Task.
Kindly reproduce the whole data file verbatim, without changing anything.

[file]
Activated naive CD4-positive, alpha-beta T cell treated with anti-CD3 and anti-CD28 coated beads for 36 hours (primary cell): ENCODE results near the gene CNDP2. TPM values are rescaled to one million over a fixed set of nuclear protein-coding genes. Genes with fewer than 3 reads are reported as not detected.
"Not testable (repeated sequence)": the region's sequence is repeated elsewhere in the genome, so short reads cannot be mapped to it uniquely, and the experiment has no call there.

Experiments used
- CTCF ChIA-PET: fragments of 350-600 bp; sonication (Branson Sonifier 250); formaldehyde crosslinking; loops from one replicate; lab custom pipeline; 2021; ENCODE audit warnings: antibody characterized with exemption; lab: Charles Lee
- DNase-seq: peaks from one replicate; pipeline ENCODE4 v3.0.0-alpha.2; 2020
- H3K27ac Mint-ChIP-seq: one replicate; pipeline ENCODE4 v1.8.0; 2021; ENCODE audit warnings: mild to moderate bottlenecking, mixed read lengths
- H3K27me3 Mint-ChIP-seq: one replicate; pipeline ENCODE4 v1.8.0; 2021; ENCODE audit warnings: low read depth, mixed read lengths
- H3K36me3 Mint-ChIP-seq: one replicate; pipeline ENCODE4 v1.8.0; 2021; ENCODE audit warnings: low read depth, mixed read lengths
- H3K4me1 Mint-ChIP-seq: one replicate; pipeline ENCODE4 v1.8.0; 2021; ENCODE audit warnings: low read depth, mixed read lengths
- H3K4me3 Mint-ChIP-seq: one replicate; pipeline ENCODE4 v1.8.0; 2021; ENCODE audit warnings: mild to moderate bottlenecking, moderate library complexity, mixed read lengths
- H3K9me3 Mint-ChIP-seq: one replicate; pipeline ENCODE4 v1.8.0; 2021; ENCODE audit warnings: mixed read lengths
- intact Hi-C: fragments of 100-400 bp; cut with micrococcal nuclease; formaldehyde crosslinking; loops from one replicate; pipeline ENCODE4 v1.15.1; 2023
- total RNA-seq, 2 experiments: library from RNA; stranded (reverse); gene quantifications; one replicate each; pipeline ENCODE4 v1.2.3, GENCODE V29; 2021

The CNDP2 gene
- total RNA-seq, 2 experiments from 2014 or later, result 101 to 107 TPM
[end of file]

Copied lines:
Activated naive CD4-positive, alpha-beta T cell treated with anti-CD3 and anti-CD28 coated beads for 36 hours (primary cell): ENCODE results near the gene CNDP2. TPM values are rescaled to one million over a fixed set of nuclear protein-coding genes. Genes with fewer than 3 reads are reported as not detected.
"Not testable (repeated sequence)": the region's sequence is repeated elsewhere in the genome, so short reads cannot be mapped to it uniquely, and the experiment has no call there.

Experiments used
- CTCF ChIA-PET: fragments of 350-600 bp; sonication (Branson Sonifier 250); formaldehyde crosslinking; loops from one replicate; lab custom pipeline; 2021; ENCODE audit warnings: antibody characterized with exemption; lab: Charles Lee
- DNase-seq: peaks from one replicate; pipeline ENCODE4 v3.0.0-alpha.2; 2020
- H3K27ac Mint-ChIP-seq: one replicate; pipeline ENCODE4 v1.8.0; 2021; ENCODE audit warnings: mild to moderate bottlenecking, mixed read lengths
- H3K27me3 Mint-ChIP-seq: one replicate; pipeline ENCODE4 v1.8.0; 2021; ENCODE audit warnings: low read depth, mixed read lengths
- H3K36me3 Mint-ChIP-seq: one replicate; pipeline ENCODE4 v1.8.0; 2021; ENCODE audit warnings: low read depth, mixed read lengths
- H3K4me1 Mint-ChIP-seq: one replicate; pipeline ENCODE4 v1.8.0; 2021; ENCODE audit warnings: low read depth, mixed read lengths
- H3K4me3 Mint-ChIP-seq: one replicate; pipeline ENCODE4 v1.8.0; 2021; ENCODE audit warnings: mild to moderate bottlenecking, moderate library complexity, mixed read lengths
- H3K9me3 Mint-ChIP-seq: one replicate; pipeline ENCODE4 v1.8.0; 2021; ENCODE audit warnings: mixed read lengths
- intact Hi-C: fragments of 100-400 bp; cut with micrococcal nuclease; formaldehyde crosslinking; loops from one replicate; pipeline ENCODE4 v1.15.1; 2023
- total RNA-seq, 2 experiments: library from RNA; stranded (reverse); gene quantifications; one replicate each; pipeline ENCODE4 v1.2.3, GENCODE V29; 2021

The CNDP2 gene
- total RNA-seq, 2 experiments from 2014 or later, result 101 to 107 TPM